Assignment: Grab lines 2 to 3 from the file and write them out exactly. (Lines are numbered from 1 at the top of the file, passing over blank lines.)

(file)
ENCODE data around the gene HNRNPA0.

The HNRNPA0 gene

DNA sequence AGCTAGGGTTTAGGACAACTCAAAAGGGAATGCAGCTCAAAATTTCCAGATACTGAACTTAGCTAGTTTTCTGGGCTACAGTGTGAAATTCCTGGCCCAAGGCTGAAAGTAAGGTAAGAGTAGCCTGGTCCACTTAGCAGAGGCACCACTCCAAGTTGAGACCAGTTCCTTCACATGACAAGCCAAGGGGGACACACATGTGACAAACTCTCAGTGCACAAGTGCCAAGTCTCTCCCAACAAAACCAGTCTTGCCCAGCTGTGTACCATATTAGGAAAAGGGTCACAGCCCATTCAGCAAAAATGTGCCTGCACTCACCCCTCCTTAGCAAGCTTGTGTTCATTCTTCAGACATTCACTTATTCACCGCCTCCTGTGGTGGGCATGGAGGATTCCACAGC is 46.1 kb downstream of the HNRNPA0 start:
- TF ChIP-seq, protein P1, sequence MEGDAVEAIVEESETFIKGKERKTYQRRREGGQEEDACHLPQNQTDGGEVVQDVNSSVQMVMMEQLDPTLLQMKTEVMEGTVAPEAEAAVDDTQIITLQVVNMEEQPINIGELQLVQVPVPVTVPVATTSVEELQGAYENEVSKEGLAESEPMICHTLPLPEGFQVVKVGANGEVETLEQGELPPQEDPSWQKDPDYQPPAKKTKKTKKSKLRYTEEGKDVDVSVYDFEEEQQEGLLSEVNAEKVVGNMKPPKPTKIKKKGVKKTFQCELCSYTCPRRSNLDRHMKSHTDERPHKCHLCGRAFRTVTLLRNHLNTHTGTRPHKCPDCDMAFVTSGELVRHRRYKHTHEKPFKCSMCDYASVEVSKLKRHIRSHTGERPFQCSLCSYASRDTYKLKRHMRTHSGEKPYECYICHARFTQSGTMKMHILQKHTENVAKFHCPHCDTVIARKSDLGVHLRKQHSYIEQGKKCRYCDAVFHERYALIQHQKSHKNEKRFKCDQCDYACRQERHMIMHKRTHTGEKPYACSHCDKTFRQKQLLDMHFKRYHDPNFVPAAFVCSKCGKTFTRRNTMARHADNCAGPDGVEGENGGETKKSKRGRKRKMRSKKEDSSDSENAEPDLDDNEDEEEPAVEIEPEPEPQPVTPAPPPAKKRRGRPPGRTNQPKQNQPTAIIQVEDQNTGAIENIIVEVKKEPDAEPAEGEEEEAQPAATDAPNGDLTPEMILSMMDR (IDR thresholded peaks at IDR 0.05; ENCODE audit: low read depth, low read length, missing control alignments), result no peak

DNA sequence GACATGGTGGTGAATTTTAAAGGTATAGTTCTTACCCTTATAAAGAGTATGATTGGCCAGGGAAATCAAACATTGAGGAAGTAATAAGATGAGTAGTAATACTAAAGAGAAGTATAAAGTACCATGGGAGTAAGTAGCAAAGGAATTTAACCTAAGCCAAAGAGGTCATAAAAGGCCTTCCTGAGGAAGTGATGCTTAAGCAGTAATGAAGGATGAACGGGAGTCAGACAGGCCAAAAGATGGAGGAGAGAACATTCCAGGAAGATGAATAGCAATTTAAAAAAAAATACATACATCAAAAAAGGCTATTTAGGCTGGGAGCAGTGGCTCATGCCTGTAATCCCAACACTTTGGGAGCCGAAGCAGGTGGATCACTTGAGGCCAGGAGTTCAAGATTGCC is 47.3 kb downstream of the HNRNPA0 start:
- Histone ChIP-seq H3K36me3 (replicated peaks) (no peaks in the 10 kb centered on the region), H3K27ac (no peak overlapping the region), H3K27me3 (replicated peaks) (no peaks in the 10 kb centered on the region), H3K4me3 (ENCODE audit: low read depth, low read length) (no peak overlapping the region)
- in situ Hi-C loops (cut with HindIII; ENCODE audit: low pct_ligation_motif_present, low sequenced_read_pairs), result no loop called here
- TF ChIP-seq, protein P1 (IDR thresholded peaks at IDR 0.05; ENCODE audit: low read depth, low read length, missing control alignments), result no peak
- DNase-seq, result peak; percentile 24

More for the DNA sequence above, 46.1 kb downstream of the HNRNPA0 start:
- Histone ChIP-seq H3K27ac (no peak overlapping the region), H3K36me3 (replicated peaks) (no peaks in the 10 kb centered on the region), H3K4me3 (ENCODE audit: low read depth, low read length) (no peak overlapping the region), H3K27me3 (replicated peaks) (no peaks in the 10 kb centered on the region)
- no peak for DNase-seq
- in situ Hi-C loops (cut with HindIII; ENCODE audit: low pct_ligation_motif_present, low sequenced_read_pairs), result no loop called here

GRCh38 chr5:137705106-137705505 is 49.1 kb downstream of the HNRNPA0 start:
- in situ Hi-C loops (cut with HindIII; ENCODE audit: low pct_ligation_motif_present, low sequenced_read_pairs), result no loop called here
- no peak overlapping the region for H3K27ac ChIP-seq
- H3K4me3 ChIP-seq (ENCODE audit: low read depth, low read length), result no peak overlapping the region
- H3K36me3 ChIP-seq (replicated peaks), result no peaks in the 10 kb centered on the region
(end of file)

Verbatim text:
The HNRNPA0 gene

DNA sequence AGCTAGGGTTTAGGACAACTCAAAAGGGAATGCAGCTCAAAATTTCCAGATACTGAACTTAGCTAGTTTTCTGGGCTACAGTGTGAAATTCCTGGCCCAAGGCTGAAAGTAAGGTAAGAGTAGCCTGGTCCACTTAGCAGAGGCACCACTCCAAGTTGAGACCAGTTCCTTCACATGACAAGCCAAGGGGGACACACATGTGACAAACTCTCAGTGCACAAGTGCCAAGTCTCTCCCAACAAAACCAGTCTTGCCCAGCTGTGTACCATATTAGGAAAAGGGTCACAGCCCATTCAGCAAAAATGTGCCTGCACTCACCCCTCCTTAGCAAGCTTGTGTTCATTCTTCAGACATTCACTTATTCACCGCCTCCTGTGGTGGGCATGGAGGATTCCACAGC is 46.1 kb downstream of the HNRNPA0 start: